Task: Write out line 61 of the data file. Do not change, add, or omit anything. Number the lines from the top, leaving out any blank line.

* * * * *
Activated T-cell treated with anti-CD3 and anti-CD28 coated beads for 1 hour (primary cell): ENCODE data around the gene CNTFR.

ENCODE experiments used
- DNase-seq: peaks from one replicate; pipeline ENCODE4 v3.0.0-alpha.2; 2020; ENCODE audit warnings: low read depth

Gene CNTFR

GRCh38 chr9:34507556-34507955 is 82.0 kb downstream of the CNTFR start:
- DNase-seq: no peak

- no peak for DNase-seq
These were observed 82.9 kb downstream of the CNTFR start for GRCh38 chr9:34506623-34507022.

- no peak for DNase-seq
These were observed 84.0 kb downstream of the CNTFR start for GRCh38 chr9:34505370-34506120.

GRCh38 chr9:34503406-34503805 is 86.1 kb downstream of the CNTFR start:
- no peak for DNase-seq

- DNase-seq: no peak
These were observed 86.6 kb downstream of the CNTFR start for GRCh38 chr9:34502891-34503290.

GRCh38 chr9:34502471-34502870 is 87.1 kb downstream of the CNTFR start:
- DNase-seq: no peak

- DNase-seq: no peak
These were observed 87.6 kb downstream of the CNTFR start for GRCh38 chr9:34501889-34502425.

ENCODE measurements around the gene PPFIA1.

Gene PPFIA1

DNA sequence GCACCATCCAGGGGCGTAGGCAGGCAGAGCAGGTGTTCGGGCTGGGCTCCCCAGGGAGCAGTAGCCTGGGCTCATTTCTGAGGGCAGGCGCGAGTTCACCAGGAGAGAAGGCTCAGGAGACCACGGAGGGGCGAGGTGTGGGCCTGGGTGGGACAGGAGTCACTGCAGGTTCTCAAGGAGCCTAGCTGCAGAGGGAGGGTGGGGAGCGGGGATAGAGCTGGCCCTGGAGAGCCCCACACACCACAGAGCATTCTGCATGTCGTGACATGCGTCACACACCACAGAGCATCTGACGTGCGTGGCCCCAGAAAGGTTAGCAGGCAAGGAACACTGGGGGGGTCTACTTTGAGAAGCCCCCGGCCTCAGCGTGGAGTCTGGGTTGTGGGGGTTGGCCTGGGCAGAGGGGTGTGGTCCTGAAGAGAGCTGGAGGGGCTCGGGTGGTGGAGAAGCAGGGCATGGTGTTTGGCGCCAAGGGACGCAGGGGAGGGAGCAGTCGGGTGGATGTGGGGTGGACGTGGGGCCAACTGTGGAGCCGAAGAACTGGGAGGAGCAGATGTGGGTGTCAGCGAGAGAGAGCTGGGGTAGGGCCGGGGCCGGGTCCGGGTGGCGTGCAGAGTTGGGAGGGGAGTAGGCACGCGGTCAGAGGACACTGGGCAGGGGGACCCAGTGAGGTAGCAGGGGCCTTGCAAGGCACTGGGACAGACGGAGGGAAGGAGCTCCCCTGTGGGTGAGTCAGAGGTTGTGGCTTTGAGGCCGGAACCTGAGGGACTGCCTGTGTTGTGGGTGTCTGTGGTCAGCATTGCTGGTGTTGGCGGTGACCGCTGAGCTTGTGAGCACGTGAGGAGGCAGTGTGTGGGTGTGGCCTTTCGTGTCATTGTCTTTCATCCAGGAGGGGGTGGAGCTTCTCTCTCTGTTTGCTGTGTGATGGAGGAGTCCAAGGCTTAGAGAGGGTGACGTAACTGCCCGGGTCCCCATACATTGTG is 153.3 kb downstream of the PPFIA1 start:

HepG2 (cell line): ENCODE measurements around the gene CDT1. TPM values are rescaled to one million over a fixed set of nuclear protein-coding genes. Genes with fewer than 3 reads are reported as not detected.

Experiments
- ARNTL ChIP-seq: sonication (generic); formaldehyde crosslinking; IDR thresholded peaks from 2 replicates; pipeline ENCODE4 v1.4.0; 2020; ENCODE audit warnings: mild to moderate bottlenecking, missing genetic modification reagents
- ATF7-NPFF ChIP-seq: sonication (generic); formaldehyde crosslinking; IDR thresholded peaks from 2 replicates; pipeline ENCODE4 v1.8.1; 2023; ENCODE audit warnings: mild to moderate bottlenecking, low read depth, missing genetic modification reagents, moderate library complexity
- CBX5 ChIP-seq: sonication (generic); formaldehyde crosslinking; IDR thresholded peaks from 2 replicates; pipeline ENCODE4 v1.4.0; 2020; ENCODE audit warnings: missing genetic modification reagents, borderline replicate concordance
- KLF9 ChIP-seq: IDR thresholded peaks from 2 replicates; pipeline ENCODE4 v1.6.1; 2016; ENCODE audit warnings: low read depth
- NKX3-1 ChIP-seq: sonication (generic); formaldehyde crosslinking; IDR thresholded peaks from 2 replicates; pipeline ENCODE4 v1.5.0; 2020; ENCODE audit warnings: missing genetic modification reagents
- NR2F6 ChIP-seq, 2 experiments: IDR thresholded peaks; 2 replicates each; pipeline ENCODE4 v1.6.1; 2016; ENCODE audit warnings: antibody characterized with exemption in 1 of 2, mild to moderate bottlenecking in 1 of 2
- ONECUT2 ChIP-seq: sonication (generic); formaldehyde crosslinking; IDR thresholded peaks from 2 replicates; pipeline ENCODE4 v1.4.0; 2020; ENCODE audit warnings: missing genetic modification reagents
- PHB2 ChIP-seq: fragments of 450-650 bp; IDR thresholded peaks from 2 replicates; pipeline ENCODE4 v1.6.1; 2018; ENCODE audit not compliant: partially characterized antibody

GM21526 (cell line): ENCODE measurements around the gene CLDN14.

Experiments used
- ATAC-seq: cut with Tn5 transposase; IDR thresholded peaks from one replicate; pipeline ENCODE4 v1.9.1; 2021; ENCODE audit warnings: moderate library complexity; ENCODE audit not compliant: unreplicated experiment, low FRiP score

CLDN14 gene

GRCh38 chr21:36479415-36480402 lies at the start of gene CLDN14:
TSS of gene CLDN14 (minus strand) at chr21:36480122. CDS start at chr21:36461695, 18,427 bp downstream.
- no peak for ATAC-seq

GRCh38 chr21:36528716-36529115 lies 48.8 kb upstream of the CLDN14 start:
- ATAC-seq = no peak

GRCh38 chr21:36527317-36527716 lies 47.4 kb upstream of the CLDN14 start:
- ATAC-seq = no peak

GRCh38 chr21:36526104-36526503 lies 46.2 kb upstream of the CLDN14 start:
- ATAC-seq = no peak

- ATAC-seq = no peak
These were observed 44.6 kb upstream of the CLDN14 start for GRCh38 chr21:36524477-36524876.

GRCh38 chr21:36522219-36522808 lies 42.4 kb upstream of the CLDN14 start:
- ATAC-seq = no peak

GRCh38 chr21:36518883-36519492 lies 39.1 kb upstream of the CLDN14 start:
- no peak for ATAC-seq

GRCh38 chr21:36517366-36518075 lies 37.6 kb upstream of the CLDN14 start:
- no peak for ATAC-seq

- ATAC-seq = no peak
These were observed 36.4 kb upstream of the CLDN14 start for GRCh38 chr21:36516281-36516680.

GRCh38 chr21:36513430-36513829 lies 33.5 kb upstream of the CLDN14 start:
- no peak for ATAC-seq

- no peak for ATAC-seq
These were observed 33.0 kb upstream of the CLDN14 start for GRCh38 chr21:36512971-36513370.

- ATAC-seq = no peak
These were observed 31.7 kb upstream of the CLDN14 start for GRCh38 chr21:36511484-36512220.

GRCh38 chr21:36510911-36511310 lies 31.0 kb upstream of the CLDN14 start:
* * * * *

GRCh38 chr21:36510911-36511310 lies 31.0 kb upstream of the CLDN14 start: